Change is the only constant in life." The Greek philosopher Heraclitus said it approximately 2,500 years ago, and it remains true. Government financial reporting is a case in point. The Governmental Accounting Standards Board (GASB) has kept up a rapid pace of standard setting for over 35 years, with most standards introducing new terminology or attributing specific meanings to existing terms that were formerly used with a wider range of meanings.
Submissions to GFOA's Certificate of Achievement for Excellence in Financial Reporting (CAFR) Award Program sometimes contain relics of bygone governmental generally accepted accounting principles (GAAP) in the form of outdated terminology. There are also numerous instances of terminology that is specific to one kind of fund or financial statement element being misapplied to others, which has the potential to add confusion to the complexity inherent in a reporting model with more than one measurement focus and basis of accounting.
Although a full generation has passed since GASB Statement No. 34, Basic Financial Statements--and Management's Discussion and Analysis --for State and Local Governments, was issued, we still see terminology from earlier reporting used in some governments' comprehensive annual financial reports (CAFRs). The following are a few to watch out for.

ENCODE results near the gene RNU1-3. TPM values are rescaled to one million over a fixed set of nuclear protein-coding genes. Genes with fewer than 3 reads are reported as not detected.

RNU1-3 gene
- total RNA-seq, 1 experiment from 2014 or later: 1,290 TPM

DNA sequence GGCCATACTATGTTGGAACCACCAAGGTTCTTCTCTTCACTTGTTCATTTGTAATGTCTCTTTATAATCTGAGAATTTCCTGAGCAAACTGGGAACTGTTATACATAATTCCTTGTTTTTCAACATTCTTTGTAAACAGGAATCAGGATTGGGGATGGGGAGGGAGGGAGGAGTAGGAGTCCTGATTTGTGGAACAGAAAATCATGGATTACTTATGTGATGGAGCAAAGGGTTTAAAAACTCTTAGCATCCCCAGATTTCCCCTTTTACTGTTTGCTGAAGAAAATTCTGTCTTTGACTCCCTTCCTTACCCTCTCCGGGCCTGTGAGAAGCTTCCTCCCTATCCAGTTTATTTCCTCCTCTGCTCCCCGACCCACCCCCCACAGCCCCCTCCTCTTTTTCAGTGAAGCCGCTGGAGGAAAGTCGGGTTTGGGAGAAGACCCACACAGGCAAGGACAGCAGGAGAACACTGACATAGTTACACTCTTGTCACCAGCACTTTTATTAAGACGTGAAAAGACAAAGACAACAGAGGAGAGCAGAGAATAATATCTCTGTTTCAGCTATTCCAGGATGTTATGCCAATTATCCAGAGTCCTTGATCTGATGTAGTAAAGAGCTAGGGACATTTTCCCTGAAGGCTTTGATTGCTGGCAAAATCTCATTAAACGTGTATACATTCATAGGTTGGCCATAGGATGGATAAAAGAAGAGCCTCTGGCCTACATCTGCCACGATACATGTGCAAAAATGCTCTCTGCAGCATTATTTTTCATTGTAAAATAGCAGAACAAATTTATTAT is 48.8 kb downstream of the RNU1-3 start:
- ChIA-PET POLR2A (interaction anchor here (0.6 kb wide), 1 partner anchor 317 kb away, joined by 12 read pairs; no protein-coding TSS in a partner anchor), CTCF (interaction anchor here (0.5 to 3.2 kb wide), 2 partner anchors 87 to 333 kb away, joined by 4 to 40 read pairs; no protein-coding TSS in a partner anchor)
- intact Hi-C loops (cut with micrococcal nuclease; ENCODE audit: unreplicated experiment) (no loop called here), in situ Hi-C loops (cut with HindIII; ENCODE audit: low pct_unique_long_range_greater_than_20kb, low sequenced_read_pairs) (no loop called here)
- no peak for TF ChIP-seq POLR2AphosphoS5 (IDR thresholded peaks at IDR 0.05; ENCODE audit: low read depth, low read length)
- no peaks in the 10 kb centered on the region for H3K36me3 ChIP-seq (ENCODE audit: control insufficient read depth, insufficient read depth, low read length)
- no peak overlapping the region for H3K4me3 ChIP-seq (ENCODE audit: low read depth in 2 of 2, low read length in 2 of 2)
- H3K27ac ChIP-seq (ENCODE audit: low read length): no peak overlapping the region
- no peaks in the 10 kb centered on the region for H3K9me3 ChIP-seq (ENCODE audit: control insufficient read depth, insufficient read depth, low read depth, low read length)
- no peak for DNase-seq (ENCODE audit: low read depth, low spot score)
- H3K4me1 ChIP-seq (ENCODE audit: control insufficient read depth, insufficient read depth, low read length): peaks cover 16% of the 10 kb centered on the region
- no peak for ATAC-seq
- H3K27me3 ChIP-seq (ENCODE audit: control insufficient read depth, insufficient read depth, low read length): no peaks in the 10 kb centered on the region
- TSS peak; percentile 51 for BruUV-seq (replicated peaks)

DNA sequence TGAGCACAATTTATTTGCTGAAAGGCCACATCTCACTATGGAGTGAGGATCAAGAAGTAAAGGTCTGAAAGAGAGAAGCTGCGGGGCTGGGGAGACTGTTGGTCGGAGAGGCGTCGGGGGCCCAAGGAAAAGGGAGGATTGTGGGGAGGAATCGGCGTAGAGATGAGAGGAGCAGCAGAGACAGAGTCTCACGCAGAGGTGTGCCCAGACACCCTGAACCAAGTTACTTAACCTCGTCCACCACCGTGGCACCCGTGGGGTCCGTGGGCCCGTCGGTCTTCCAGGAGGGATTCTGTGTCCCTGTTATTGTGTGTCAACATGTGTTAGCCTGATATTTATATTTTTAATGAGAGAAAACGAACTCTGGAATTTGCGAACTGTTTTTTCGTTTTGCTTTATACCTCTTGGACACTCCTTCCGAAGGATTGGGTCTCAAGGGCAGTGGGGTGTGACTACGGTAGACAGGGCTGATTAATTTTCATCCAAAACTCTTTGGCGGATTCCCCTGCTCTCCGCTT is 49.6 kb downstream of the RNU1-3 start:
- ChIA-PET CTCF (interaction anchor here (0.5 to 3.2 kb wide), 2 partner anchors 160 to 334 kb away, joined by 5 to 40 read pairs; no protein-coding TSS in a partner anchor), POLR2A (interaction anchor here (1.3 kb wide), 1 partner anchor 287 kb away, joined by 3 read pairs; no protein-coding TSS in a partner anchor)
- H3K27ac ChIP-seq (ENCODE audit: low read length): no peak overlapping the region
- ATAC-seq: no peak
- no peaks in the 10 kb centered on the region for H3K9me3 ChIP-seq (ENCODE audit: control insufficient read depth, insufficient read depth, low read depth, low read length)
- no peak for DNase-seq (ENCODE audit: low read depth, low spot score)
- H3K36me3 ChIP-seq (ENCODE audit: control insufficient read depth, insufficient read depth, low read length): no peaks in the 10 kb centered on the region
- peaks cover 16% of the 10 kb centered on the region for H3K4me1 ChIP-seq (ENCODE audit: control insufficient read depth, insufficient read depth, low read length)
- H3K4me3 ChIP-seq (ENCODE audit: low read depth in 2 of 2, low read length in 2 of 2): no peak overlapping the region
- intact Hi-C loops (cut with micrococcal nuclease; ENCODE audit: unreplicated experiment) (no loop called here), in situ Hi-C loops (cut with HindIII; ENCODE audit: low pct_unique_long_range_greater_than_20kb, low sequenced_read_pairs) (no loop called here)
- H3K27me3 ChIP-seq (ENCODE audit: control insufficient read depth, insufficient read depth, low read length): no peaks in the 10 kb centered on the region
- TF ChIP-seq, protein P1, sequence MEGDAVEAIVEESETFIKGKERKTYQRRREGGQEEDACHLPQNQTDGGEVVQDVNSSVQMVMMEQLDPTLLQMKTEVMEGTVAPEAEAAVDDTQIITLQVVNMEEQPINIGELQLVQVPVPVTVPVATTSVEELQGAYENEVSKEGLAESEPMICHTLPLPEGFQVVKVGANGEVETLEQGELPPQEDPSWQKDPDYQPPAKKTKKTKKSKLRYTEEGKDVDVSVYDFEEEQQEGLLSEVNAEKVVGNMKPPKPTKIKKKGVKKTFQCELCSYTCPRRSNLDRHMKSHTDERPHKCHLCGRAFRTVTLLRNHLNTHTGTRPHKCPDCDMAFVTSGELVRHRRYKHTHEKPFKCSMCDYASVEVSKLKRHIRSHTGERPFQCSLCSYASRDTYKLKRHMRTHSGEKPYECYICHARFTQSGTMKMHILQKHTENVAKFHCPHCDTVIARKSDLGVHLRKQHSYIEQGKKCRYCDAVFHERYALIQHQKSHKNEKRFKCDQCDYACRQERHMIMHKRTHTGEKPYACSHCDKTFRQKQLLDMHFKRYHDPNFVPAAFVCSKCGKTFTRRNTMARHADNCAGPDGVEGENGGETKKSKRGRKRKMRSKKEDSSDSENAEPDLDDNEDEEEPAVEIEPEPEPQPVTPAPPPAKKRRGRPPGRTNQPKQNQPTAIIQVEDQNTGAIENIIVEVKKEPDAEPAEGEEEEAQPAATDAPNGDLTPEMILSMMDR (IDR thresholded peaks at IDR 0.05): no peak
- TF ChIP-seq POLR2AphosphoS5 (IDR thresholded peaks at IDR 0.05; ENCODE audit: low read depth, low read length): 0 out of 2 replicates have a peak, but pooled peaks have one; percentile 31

Recommended terminology: basic financial statements
In place of: general purpose financial statements
While other GASB literature, including several concepts statements, talk about general purpose financial statements, references to the set of government-wide financial statements, fund financial statements, and notes to the financial statements that are required by current (post GASB Statement No. 34) GAAP are appropriately referred to as basic financial statements. (1)
Recommended terminology: issuance of debt
In place of: debt proceeds (or proceeds from debt)
Context: other financing sources
In the governmental funds statement of revenue, expenditures, and changes in fund balance, the other financing source that results from a new debt issue should be referred to as issuance of debt rather than proceeds. This is because the full face amount of long-term debt issued, rather than the proceeds (the face amount net of premiums, discounts, and issuance costs) must be reported. (2)
Recommended terminology: inter-fund services provided and used
In place of: quasi-external transactions
Before GASB Statement No. 34 was issued...